US 400997 A
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R. B. BERRIH- PAVING BLOCK.
Patented Apr. 9, 1889.
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- tudinally parallel with each side of the mold,
UNITED STATES PATENT OFFICE.
ROBERT B. BERRIE, OF LEXINGTON, MISSOURI.
SPECIFICATION forming part of Letters Patent No. 400,997, dated April 9, 1889.
Application filed September 21, 1888. Serial No. 285,967. (No model.)
To all whom it may concern:
Be it known that 1, ROBERT B. BERRIE, of Lexington, in the county of La Fayette and State of Missouri, have invented a new and Improved Paving-Block, of which the following is a full, clear, and exact description.
My invention relates to an improvement in paving-blocks, and has for its object to provide a block of simple, durable, and economical construction.
The invention consists in the construction and combination of the'several parts, as will be hereinafter fully set forth, and pointed out in the claims.
Reference is to be had to the accompanying drawings, forming a part of this specification, in which similar figures of reference indicate corresponding parts in both the views.
Figure 1 is a bottom plan view of the block within a mold, and Fig. 2 is a section on line m as of Fig. 1 through the block only.
In carrying out the invention the mold 10 is of any suitable contourpreferably rectangularand within the mold a series of bricks, 11, well soaked with water, are arranged, forming a rectangle. The bricks are usually five in number, the outer ends of the outer bricks bein gpreferably made tapering, and are wider at the top than at the bottom, as best shown in Fig. 2, and the said bricks are so located within the mold that one brick will be longiand the end of one contiguous brick will be also parallel with the said sides, as best illustrated in Fig. 1. A small square brick is placed in the center of the mold between the long bricks, and a space, 12, is made to intervene the several bricks and the several sides of the mold. The bricks having been placed in position within the mold, a thin grout, composed, preferably, of one part Portland cement, or its equivalent, and one part sand, is poured in the spaces intervening the contiguous sides of the bricks and the bricks and the sides of the mold. After this has been accomplished and the spaces 12 filled with the cement, the top of thebricks is covered with a layer of mortar, 13, as best illustrated in Fig. 2, which mortar is preferably of Portland cement and sand.
The mortar is troweled to a smooth finish in the mold and allowed .to harden. After hardening, the block is removed from the mold and coated with coal-tar upon all sides with the exception of the top. The block is then ready for use.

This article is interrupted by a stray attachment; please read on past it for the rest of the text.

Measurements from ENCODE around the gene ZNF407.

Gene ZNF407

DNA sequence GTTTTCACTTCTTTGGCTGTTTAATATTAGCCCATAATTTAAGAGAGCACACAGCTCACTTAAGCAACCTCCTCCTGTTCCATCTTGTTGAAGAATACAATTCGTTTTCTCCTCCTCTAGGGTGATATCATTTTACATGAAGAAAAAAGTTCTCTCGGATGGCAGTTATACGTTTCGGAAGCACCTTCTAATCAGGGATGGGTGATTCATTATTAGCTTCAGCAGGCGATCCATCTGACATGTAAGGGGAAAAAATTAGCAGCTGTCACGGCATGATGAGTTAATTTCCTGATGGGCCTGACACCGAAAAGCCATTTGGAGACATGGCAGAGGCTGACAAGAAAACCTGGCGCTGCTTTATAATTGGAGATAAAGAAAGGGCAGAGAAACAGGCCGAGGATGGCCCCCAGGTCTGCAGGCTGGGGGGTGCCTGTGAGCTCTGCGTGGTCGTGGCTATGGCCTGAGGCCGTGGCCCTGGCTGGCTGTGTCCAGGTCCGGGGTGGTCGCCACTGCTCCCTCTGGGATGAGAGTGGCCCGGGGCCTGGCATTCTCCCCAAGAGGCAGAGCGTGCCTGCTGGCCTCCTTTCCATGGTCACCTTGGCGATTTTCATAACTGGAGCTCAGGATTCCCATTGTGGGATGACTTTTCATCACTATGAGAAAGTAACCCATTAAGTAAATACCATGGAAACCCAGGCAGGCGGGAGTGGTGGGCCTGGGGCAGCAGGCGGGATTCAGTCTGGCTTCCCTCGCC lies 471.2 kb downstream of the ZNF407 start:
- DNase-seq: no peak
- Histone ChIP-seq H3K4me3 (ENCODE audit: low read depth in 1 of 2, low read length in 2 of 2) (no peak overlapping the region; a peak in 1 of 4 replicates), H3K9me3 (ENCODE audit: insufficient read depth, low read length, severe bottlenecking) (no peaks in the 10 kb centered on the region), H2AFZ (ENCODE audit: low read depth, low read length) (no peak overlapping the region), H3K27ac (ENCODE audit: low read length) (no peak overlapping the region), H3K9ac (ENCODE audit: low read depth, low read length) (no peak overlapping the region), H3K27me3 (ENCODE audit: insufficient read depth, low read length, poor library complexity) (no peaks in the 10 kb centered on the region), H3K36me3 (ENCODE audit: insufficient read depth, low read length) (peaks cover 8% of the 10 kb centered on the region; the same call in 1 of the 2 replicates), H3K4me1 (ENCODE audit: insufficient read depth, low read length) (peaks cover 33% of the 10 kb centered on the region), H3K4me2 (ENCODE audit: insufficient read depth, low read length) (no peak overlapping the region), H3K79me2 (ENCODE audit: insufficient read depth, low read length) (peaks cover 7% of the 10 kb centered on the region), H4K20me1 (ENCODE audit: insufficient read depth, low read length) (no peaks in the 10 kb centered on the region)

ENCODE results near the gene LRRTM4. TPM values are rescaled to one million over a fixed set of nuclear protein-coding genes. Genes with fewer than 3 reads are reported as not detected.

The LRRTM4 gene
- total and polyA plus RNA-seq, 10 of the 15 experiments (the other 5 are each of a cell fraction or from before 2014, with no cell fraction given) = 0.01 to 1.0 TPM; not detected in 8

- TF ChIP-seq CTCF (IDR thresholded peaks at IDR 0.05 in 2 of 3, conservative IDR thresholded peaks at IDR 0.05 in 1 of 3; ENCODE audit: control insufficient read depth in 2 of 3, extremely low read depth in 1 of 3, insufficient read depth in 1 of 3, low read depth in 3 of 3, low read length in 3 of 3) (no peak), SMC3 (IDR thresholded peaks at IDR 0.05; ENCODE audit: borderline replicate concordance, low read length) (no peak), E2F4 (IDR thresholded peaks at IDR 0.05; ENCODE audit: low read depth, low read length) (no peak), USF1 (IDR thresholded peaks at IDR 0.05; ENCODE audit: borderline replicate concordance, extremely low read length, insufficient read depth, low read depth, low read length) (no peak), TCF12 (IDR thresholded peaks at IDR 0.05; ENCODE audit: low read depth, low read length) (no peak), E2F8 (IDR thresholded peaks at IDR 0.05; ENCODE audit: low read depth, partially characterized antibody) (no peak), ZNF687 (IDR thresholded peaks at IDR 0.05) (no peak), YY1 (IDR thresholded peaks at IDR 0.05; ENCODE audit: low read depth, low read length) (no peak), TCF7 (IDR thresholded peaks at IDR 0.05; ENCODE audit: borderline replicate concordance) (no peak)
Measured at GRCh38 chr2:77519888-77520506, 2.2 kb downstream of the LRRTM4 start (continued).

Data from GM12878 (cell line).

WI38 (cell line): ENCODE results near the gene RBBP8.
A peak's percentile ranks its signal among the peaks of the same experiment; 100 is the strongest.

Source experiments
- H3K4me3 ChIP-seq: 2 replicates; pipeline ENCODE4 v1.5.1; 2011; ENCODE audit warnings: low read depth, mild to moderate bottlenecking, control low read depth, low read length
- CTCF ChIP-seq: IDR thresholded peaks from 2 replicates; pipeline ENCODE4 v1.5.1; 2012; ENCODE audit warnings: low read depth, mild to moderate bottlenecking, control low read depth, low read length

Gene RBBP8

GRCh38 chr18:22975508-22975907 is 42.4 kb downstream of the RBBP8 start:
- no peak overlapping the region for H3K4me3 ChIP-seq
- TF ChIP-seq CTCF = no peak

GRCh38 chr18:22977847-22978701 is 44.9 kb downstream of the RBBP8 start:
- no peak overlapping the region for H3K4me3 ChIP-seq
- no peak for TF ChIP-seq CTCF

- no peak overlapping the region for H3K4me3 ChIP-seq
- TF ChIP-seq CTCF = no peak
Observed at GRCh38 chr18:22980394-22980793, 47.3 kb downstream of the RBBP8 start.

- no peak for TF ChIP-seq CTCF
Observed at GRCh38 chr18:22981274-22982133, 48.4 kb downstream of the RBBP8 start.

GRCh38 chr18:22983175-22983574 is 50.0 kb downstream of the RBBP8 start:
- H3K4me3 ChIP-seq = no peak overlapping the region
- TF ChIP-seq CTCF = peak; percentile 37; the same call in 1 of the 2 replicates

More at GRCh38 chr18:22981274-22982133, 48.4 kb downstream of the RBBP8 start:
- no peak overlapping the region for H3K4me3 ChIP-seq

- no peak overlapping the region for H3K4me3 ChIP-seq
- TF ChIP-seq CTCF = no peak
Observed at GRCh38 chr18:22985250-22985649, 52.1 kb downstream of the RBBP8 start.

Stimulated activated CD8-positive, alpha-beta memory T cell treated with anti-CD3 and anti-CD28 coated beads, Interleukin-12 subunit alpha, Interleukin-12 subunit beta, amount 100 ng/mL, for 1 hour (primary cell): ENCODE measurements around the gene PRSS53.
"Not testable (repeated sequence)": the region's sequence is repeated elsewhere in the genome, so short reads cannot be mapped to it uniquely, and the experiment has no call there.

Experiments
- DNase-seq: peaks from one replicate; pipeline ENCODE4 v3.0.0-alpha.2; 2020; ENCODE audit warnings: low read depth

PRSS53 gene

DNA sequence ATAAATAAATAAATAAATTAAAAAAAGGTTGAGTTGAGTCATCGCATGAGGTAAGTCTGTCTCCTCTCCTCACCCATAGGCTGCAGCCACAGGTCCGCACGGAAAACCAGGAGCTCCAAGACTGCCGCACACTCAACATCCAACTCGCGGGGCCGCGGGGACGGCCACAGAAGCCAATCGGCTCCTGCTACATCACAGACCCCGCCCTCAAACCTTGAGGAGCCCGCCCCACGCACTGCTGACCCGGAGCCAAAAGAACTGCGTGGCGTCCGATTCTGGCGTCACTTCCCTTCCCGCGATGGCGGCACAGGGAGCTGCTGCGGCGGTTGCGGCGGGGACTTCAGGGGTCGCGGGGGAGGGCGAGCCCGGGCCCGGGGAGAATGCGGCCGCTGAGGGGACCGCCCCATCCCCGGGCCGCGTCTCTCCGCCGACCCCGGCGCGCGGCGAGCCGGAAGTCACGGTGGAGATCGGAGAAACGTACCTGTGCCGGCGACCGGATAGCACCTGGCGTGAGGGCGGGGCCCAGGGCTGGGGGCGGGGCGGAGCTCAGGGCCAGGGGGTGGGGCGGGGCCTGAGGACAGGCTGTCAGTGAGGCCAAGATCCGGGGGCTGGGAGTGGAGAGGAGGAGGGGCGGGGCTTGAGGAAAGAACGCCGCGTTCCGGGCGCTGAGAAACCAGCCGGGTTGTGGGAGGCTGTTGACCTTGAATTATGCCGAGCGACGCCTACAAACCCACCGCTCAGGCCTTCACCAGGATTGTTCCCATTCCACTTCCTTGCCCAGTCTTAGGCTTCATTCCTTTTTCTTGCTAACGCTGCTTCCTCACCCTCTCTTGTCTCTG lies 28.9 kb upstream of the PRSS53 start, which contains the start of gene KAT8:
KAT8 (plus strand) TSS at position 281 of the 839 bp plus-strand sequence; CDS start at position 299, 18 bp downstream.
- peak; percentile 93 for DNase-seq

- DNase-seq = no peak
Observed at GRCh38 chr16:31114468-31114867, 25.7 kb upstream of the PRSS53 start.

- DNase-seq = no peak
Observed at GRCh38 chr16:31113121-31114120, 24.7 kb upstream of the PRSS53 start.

By reason of the union of the several bricks as above described the blocks are of less width at the bottom than at the top. This shape is elected in order to prevent the blocks from being crowded up by the frost, thereby avoiding the danger of breaking the same. In laying my improved blocks it is not necessary to embed the same in cement, as they are heavy enough to be embedded in sand, like an ordinary paving-block.
The blocks being made of hand-made porous brick and being wet when the cement is applied, the cement does not set quickly, which greatly adds to the hardening of the cement, and the bricks being porous the cement adheres thereto better than to stone or gravel.
The object of coating the block with coaltar is to prevent dampness from penetrating into the block, so that the block is less liable to injury by frost.
Having thus described my invention, I claim as new and desire to secure by Letters Patent- 1. A paving-block consisting of a series of bricks grouped to form a rectangle, having the spaces between the said bricks filled with a cement grouting, the top covered with a cement mortar and the sides with a coat of coal-tar, with the exception of the top, substantially as shown and described.
2. A paving-block consisting of a series of porous bricks arranged to form a predetermined shape, and the spaces between the same filled with a cement grouting, and the top of the said bricks covered with a cement mortar, substantially as shown and described.
3. A paving-block consisting of a series of porous bricks arranged to form a predetermined shape, having the spaces between the same filled with a-cement grouting, a cement mortar covering the upper faces of the bricks, and the said block being provided with a coat of coal-tar upon all sides with the exception of the top, substantially as shown and described.
R. B. BERRIE.
EDWIN T. HILL, WILLIAM C. DUNCAN.